By Ladi Ayodeji
I have been off beat for a while due to a long bout with infirmities. Thank God for his mercies, I’m on the way to recovery. I glorify God for the grace of being able to write again.
In my absence the big two parties, APC and the PDP held their Presidential primaries and, contrary to expectations, the heavens did not fall.
Bola Ahmed Tinubu and Atiku Abubakar have emerged as the standard-bearers of the two parties. The sad thing about this is that we have no clear ideas about what each candidate stands for.
I do not know the political ideology of Tinubu or Atiku; what is certain is their avowed desire to rule Nigeria. What we are going to witness from now is a relentless battle between these two for the soul of Nigeria.
In terms of campaign finance, they are evenly matched. In terms of ideas about how to get our nation back on track, they are yet to define their platforms. We don’t have to wait until the Presidential debates to know what Tinubu and Atiku have to offer Nigeria. We ought to have known these even before the primaries.
In developing democracies, candidates are normally identified with their political ideologies, the economic philosophy they believe in, and the governance style they favor.
Such knowledge of candidates is usually not hidden. However, when you mention any political figure in Nigeria, especially those who have been parading the corridors of power for decades, their identity cannot be placed on any clear-cut programme or economic philosophy.
What is coming up from the Tinubu-Atiku candidacies is the tribal and religious affiliations of their running mates, not even their real qualifications as Vice President.
From the price tag placed by political parties on party tickets, our polity has been auctioned off to the highest bidders.
This process has continued to breed fraudulent political office holders, incompetent contestants, unpatriotic aspirants, 419ners, and poor political players.
In a clime where only billionaires can aspire for key political offices, the development will definitely be on holiday.
All these boil down to the fact that the 2023 political process is faulty and cannot portend well for Nigeria.
When only the rich have access to power, the process becomes big merchandise and you cannot run a country like that.
This country has to rethink its destiny, future, priorities and political system if we are to move forward.
Whoever emerges president in 2023 would be encumbered by the same issues Obasanjo, Yar’Adua, Jonathan, and Buhari faced and were defeated.
Nobody can move Nigeria forward with the current political structures, government processes, personnel, bureaucracy, revenue formula, resource allocation, and system.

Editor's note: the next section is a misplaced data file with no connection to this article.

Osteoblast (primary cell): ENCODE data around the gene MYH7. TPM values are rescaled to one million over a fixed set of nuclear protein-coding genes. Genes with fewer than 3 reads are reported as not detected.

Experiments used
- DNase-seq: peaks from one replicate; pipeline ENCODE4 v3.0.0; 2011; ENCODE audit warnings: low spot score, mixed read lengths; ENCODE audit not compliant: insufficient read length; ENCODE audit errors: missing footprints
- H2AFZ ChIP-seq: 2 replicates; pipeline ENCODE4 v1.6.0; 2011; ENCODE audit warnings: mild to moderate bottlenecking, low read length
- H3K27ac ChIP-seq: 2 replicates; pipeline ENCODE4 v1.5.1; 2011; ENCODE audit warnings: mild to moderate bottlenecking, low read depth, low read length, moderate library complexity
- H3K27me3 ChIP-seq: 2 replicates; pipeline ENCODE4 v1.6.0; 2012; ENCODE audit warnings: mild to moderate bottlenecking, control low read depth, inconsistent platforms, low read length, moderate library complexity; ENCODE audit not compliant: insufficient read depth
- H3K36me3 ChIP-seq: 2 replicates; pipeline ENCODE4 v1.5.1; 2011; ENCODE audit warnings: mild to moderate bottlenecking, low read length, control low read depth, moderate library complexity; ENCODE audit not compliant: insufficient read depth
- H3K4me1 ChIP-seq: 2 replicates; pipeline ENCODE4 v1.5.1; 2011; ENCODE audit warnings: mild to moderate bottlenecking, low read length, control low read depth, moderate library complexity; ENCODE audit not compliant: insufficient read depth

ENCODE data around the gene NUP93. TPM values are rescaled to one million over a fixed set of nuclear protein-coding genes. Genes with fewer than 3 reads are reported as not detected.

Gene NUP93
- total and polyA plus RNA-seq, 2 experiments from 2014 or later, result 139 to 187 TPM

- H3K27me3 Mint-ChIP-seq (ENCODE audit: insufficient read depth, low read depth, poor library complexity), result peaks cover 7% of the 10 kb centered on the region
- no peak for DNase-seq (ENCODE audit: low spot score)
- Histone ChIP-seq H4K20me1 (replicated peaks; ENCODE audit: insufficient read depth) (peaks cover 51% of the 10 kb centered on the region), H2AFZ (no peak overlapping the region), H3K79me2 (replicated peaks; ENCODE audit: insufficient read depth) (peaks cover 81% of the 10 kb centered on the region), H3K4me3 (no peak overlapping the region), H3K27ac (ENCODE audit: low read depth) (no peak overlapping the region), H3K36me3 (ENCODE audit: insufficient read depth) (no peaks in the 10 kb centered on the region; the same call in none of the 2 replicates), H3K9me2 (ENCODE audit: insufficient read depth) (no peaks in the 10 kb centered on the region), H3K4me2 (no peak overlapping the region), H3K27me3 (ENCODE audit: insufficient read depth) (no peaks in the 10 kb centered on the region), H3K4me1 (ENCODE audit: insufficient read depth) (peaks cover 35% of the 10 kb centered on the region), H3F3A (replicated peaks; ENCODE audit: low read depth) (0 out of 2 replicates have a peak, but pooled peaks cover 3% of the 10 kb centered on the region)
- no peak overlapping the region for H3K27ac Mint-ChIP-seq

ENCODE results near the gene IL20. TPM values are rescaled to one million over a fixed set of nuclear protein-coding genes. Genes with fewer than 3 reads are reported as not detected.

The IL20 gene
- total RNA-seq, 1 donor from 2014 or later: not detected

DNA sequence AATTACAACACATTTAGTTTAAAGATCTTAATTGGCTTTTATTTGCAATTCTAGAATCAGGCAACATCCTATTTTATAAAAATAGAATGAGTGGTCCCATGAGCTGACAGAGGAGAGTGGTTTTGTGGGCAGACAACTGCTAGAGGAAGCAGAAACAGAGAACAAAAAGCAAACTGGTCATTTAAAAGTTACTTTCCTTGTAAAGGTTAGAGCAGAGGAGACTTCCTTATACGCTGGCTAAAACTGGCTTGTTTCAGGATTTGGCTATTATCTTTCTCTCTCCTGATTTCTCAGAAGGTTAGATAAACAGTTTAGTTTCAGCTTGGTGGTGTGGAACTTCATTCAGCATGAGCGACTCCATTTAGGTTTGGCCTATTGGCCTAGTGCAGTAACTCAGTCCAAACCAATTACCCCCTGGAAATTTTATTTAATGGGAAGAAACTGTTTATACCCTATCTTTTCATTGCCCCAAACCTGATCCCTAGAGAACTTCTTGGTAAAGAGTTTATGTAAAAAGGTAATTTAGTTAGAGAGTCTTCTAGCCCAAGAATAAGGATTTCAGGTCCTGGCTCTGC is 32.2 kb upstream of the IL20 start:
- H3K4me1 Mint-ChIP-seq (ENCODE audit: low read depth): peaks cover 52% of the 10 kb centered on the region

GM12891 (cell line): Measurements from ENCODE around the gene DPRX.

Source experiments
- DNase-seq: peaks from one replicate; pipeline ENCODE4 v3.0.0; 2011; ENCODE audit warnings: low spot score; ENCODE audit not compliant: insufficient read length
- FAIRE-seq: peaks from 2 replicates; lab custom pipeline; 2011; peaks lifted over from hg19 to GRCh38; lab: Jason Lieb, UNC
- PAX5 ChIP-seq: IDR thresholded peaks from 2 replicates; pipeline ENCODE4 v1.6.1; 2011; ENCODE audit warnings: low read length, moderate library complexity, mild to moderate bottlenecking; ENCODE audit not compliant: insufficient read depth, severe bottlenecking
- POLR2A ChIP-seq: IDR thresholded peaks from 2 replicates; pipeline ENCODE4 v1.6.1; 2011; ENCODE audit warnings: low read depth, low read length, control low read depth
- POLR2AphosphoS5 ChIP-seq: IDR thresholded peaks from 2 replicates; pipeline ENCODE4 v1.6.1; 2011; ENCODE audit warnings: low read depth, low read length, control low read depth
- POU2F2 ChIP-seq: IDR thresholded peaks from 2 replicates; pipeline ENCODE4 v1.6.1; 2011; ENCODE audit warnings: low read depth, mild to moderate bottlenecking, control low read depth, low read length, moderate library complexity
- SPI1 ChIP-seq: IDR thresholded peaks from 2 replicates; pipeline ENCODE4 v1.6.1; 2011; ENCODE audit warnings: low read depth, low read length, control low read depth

Nigeria is due for a complete overhaul, not an election. The next election cycle will produce change without results, motion without movement, and the same consequences of our political actions because we’ve not been able to make a fundamental change needed to lift the country out of the ditch. Under the present political arrangements, whoever emerges president in 2023, Boko Haram would still run rampant, and criminal herdsmen would still be here, like the bandits, ritual killers, and other violent youth.
No new President has the economic magic wand to dramatically increase revenue, bring down spiralling inflation, create jobs, and resolve all the crises in education, health, labour, secessionist agitations, and political exclusion.
Nigeria is in a quandary. We need to restructure, rebuild and retool, otherwise, 2023 would just be another change without change.
However, if we look at Tinubu’s antecedents, he tends to rely fully on tax revenue for development. This is not a bad idea. As Lagos State Governor between 1999 and 2007, he moved the Internally Generated Revenue (IGR) from single-digit to double digits. He deployed the funds to develop the state infrastructure and ran the civil service even when the then President Olusegun Obasanjo unjustly held up the federal allocation of the state.
Tinubu knows how to raise funds through taxation, borrowing, etc. However, in a federal setting, the situation is different. The financial demands are quite huge and the fiscal responsibilities are vast, especially in the view of shrinking oil revenues and the downturn in the global economy in the wake of COVID-19.
So, Tinubu or any new President would face horrendous challenges if he wins the election. Climate change, terrorism, criminality, and corruption, issue any new Nigerian leader would find daunting.
As for Atiku, his notable contribution to OBJ’s government was his supervision of the sale of the government’s non-performing assets to raise funds to service public debt and expenditures.
He didn’t do anything creative to generate funds for the government. If he wins, he has to find radical ways to get money to run Nigeria. A public declaration of intent to develop the country is not a manifesto. Nowadays, it takes more than good intentions to move a nation forward.
Nigerians are looking forward to seeing active purpose in the plans of their new President to restore confidence in the government.